Whole, Intact Grains: Grains like quinoa, rice, and oats are useful to have on hand as they store well and provide bulk to your meals. Quinoa and oats are best soaked overnight before they are used, so they still require a little planning in advance before including them in your meal. Intact grains are far better at supporting stable blood sugar levels than processed grains, like those found in crackers, breads, and pastas. When you take the time to make a grain, make extra and store leftovers in your fridge to add to meals during the week.

Fresh Fruits and Vegetables: Alliums like onions, garlic, and shallots are must-haves for any cook’s kitchen. These vegetables have a long shelf life and can add a lot of flavor to meals even when you haven’t been to the grocery store. Many other fruits and vegetables should be kept unrefrigerated, either in the pantry or on the counter in order to ripen properly and maintain their full flavor. You can find produce storage recommendations in each month’s seasonal food guides.

Dried Beans: Beans and lentils are a wonderful way to add bulk and fiber to your meals. While canned beans are easy, many cans contain a chemical called BPA which has been shown to disrupt the endocrine system and may lead to certain cancers. Dried beans are quite easy to work with, simply soak in water overnight to soften, then heat as desired. Add a piece of kombu seaweed to the cooking liquid to neutralize the gas-causing compounds in beans and impart nourishing minerals into your dish. To make your efforts worth it, prepare a large batch of beans and freeze the extra for a quick meal another day.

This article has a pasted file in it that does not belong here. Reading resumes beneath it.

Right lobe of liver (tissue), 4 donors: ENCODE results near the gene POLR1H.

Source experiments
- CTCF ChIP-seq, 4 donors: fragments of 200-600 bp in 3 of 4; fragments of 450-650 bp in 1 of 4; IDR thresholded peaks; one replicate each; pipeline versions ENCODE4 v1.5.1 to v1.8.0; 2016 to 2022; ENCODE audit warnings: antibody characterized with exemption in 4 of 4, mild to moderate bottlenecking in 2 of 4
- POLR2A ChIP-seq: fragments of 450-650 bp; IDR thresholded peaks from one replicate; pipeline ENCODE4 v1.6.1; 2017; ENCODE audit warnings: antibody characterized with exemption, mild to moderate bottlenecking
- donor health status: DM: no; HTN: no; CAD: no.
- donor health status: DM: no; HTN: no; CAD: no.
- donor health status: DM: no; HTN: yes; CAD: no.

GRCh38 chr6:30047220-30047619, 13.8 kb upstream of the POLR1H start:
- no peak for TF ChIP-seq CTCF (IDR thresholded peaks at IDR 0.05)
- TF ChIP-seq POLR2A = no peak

Coconut Milk: A wonderful addition to smoothies, desserts, soups, cereals, and lattes, coconut milk is a useful product to have on hand. Look for traditional, full-fat coconut milk, which is often found in the ethnic foods section of the grocery store. Avoid the brands that come in cartons, often found in the milk alternatives section, as these are homogenized and contain unwanted ingredients and preservatives. Look for brands with BPA-free cans like Native Forest. (You can learn more about the benefits of coconut here.)

Tomato Sauce and Canned Tomatoes: Living with an Italian, we do a lot of tomato sauce. Tomatoes add heartiness to dishes that broth can’t. While I commend those who can their own tomatoes, store-bought brands are more realistic for those of us without gardens bursting with tomatoes. Many brands are now supplying tomato sauce in glass jars or cardboard cartons instead of BPA-lined cans. Find an organic, BPA-free brand and stock up.

Ghee: Common in Indian cuisine, ghee is clarified butter. In the clarification process, the milk proteins and sugars are removed, making it suitable for even those sensitive to casein and lactose. While ghee is often stored in the refrigerated section of the grocery store, I like to keep mine in the pantry so it remains soft and spreadable. Ghee is delicious when spread on bread and pancakes and is a perfect choice for high-heat cooking.